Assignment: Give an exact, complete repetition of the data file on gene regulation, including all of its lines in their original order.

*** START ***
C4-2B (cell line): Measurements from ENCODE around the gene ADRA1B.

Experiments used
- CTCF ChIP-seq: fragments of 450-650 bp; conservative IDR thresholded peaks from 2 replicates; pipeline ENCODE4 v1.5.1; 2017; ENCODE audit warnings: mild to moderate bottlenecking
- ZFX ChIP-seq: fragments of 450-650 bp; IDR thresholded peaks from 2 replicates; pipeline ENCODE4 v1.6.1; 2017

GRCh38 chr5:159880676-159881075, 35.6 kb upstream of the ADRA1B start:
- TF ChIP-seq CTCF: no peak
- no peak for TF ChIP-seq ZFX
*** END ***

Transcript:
C4-2B (cell line): Measurements from ENCODE around the gene ADRA1B.

Experiments used
- CTCF ChIP-seq: fragments of 450-650 bp; conservative IDR thresholded peaks from 2 replicates; pipeline ENCODE4 v1.5.1; 2017; ENCODE audit warnings: mild to moderate bottlenecking
- ZFX ChIP-seq: fragments of 450-650 bp; IDR thresholded peaks from 2 replicates; pipeline ENCODE4 v1.6.1; 2017

GRCh38 chr5:159880676-159881075, 35.6 kb upstream of the ADRA1B start:
- TF ChIP-seq CTCF: no peak
- no peak for TF ChIP-seq ZFX